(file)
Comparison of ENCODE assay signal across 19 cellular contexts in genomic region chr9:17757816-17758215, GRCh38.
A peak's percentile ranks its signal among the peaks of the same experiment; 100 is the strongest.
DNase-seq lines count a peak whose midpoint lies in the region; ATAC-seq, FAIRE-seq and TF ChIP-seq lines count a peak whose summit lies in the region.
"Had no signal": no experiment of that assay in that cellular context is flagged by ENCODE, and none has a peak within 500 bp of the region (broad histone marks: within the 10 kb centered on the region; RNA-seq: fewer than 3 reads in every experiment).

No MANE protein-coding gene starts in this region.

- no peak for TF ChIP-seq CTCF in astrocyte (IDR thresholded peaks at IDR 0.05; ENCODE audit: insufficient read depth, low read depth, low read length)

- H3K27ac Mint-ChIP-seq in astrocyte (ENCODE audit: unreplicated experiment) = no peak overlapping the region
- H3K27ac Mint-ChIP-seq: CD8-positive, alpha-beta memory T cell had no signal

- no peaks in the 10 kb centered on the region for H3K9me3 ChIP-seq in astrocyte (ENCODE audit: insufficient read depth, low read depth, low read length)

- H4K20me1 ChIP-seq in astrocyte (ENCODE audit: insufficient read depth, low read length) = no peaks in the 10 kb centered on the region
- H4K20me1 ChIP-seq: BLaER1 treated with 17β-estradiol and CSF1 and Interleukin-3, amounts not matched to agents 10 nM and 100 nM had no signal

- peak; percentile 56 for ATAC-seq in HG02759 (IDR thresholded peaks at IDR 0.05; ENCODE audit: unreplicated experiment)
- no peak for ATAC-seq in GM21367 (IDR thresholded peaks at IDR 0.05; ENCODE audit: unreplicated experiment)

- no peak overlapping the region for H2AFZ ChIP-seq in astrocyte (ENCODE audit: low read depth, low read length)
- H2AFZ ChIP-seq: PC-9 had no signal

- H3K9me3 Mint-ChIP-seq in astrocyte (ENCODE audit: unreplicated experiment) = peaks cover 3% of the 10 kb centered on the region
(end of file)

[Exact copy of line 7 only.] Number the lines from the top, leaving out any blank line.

- H3K27ac Mint-ChIP-seq in astrocyte (ENCODE audit: unreplicated experiment) = no peak overlapping the region